Can NDP candidate Don Paulin challenge Liberal MP Wayne Long in Saint John-Rothesay? Paulin, a healthcare worker and CUPE member, is nipping at the heals of the Liberal incumbent, and leading the charge for a strong NDP in New Brunswick. Don has been endorsed by CUPE National President Mark Hancock and CUPE New Brunswick President Steve Drost.
Paulin is challenging the Liberal’s voting record and his actions within his party. Long has often voted for NDP bills that would support Saint John workers, but he has failed to push his party to the Left. Touting himself as a constituents’ MP, Long’s signs tell us what he stands for: climate change, families, or just “I stand for you.”
But does he?
This might depend on your view of climate change.
Saint John is home to one of Canada’s largest oil refineries, so it is not surprising to find Liberal support for proposals that further the interests of the company—Irving Oil.
Long supported the Trans Mountain pipeline through First Nations territory in BC. That in itself is enough to throw some shade on his climate change bona fides. Regarding the expansion of the Kinder Morgan Trans Mountain pipeline expansion project, Long told the House of Commons on June 1, 2017, “I think that our government should do what any responsible government should do, much like the government across the House would also do, which is to approve the pipeline. We will support the pipeline and we will do everything in our power to make sure that the pipeline moves forward.”
Building the pipeline, however, may make it impossible for Canada to meet its climate commitment under the Paris Accords of maintaining global heating to within 1.5oC above pre-industrial levels, the maximum level scientists say we can allow without risking a dangerous climate future.
Long also supported Energy East pipeline—as did most of the Saint John establishment. He is also a supporter of controversial Small Modular Nuclear Reactors (SMRs), which will produce long-lasting nuclear waste, which will have to be managed for hundreds of thousands of years, if not longer. According to the Nuclear Waste Management Organization, a not-for-profit established by Canada’s nuclear electricity producers, spent uranium fuel from Canadian reactors will still be almost 100 times more radioactive than naturally occurring uranium 5,000 years from now—the entire span of recorded human history.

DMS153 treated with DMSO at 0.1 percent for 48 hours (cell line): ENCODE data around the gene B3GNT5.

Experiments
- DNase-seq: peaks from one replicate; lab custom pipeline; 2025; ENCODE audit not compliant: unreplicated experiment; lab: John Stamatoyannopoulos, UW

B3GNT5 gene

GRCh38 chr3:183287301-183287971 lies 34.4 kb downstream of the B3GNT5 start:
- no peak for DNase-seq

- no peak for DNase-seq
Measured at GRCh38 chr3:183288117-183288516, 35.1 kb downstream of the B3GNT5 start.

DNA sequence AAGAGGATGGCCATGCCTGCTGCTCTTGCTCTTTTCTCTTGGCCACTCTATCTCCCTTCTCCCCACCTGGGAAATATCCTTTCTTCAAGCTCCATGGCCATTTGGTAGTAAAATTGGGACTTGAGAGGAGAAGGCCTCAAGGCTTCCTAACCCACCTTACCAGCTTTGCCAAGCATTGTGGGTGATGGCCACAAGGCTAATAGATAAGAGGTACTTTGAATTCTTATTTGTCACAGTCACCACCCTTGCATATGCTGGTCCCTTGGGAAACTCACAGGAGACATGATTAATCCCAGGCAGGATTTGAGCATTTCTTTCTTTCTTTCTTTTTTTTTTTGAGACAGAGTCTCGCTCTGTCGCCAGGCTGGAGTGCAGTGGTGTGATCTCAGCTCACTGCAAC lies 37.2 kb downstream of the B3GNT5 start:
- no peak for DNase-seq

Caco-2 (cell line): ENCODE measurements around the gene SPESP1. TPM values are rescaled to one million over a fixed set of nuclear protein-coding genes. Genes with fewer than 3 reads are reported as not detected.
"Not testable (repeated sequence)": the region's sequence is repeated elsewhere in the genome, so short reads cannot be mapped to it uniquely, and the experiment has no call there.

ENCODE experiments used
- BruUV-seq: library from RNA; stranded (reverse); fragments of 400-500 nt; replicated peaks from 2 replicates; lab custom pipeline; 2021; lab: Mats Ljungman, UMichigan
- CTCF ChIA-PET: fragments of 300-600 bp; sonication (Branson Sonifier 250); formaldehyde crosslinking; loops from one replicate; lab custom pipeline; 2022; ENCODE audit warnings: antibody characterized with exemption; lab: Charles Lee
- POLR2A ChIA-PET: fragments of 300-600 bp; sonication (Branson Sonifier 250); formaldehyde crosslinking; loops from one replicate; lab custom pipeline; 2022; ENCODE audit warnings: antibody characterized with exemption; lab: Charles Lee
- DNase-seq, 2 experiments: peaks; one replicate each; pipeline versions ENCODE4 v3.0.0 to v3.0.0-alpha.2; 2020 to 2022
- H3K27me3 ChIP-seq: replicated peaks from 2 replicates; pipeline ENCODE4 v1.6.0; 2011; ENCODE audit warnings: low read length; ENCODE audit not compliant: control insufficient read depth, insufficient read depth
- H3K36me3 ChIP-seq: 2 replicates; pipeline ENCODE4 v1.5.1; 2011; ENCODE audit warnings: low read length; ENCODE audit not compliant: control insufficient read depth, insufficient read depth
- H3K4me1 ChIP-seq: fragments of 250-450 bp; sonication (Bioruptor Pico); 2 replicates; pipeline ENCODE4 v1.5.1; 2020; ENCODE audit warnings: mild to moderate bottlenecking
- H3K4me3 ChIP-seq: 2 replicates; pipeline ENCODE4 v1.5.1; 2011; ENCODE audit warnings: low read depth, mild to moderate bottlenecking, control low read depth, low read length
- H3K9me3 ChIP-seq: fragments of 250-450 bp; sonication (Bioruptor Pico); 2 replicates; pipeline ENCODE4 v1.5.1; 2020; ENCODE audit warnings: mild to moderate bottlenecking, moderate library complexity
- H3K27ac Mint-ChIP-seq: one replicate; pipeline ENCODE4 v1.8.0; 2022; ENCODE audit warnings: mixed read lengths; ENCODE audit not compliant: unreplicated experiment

Despite being seen as a maverick to some in the Liberal Party, he has comfortably towed the line drawn by Saint John’s energy establishment.
Paulin, by contrast, argues that he is more focused on people.
He has complimented Long on his NDP-friendly voting record, but has also criticized his silence within his own caucus. According to Paulin, Long takes positions for which he does not have the support of his party, and he has been unable to change their minds on key issues affecting Saint John.
Paulin says that he would vote along the same lines as Long, but he’d have the backing of his party. Long has a lot of power as a Member of Parliament because his government is in office. He could have used his influence to change the position of his caucus colleagues, but according to Paulin, he hasn’t. About Long, “he votes for what’s right, but he sits back and allows what’s wrong to continue,” said Paulin.
Paulin began his career in finance and accounting, but later moved to focus on helping people, and devoted himself to a career in healthcare. He is a nurse and has worked in different areas of our healthcare system, be it public, private, acute and currently with our elderly veterans. “It has helped me see people at their most vulnerable and truly see what people need from government and that has taught me the difference between empathy and sympathy,” said Paulin.
As home to one of Canada’s largest oil refineries, Saint John-Rothesay is a potential source of significant working-class support for the NDP. Paulin says he is focused on helping people, not companies.
Paulin is especially concerned for oil and gas workers as we transition our economy towards green jobs. These workers will need retraining to find jobs in the new, post-carbon economy: “We need to get buy in from workers, we’re looking to train for preferably well-paid union jobs in green jobs.”
Saint John will have choices to make in the upcoming election. With the Conservatives looking to pick up seats in the province, the Liberals have long been weary of a strong Left candidate in the NDP. In Don Paulin, they appear to have found a strong candidate who is set to show the town just how progressive and pro-worker it really is.
Long was asked for comment on the election, but had not returned the NB Media Co-op’s query at the time of publication.
Lynaya Astephen is a Saint John-based social justice and environmental advocate.